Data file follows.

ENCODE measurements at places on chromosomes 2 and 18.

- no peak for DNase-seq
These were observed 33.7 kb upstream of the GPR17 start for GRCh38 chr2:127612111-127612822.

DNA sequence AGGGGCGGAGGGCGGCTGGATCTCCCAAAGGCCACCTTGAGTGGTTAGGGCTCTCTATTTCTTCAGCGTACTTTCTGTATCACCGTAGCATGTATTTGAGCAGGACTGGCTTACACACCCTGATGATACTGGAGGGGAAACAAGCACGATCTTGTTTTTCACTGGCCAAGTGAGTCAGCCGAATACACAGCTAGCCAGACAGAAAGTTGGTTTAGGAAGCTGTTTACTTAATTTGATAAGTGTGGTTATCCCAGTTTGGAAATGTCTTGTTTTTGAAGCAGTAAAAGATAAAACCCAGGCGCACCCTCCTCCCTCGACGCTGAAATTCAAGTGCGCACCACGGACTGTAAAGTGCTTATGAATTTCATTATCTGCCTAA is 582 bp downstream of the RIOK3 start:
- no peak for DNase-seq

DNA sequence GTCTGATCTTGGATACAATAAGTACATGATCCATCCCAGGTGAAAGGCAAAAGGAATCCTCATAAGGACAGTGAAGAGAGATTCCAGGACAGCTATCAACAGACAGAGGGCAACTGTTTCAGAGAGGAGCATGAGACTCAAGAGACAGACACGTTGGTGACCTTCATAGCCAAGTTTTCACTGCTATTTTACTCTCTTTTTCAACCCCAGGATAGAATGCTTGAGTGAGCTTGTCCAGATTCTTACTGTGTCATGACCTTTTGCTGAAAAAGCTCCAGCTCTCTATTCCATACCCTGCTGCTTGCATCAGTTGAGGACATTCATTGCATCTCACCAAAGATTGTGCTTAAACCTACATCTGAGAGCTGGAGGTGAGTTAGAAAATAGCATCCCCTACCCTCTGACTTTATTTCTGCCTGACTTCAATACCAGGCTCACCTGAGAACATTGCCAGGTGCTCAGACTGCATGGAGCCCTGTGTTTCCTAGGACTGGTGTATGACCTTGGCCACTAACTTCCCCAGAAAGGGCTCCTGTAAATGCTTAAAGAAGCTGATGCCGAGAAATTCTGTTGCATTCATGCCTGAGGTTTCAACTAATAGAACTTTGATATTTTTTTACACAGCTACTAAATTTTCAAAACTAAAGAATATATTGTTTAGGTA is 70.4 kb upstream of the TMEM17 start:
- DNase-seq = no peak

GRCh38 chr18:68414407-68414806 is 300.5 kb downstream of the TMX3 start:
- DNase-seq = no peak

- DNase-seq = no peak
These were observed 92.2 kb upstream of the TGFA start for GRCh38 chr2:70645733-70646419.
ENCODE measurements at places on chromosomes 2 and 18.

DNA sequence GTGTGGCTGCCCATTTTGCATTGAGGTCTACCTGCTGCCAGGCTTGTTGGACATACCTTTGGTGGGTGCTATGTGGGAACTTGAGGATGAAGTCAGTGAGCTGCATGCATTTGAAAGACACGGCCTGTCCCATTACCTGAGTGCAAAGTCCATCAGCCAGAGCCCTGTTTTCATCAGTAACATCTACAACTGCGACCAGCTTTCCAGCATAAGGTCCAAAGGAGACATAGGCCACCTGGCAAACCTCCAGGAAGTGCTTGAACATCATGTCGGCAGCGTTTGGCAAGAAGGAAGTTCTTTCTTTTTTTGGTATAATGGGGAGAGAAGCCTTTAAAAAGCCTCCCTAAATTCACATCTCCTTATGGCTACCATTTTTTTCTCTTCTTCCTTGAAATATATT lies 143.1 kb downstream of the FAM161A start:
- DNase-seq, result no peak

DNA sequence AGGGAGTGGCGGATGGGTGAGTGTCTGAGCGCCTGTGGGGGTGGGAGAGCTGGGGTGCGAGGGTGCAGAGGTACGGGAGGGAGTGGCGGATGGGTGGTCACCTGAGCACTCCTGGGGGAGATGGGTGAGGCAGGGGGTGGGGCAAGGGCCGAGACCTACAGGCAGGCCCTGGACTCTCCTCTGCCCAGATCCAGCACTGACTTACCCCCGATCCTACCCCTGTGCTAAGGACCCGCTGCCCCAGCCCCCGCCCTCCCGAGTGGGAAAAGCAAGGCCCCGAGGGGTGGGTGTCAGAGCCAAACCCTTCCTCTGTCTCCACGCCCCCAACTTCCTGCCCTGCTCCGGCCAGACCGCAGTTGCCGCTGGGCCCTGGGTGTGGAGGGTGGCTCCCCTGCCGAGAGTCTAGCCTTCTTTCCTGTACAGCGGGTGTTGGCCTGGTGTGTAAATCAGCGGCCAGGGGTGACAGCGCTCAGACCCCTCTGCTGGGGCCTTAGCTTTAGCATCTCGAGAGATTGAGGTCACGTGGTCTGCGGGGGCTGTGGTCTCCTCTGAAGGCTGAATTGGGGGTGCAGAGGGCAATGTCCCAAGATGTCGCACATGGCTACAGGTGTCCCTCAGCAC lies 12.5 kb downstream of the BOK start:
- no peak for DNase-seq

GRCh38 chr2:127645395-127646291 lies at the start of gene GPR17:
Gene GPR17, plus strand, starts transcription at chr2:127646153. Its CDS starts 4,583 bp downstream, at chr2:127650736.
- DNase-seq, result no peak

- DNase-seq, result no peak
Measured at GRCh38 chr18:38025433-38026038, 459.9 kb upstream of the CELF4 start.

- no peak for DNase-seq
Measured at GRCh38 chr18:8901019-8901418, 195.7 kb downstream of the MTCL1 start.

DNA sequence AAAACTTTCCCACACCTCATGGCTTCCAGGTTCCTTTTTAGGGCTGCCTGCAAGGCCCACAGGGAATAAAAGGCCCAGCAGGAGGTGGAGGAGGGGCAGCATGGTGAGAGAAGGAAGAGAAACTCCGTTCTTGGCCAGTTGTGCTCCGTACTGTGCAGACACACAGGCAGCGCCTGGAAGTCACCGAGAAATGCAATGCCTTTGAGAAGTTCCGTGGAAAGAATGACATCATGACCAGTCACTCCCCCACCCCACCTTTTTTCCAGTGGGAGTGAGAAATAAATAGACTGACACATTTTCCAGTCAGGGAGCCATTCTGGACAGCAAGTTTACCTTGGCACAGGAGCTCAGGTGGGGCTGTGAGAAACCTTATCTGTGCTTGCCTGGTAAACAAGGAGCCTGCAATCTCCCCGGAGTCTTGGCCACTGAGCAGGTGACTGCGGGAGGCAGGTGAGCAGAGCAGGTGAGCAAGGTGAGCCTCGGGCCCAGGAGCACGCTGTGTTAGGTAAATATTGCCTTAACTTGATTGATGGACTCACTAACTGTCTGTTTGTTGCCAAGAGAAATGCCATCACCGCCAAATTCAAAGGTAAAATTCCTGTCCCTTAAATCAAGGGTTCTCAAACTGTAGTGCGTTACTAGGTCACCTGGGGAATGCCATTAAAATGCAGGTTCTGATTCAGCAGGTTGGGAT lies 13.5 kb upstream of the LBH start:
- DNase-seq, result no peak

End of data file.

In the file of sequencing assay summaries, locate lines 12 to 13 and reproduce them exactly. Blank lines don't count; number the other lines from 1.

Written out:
ENCODE measurements at places on chromosomes 2 and 18.

DNA sequence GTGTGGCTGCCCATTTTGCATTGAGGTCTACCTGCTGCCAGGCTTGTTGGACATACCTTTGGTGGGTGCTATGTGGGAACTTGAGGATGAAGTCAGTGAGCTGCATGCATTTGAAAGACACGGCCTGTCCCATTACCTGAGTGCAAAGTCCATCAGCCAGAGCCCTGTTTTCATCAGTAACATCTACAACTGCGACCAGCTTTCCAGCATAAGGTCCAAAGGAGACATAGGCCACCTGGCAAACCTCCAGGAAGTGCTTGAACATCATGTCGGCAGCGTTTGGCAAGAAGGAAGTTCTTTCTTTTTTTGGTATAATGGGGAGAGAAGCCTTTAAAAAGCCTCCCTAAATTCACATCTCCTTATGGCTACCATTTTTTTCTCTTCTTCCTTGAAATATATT lies 143.1 kb downstream of the FAM161A start: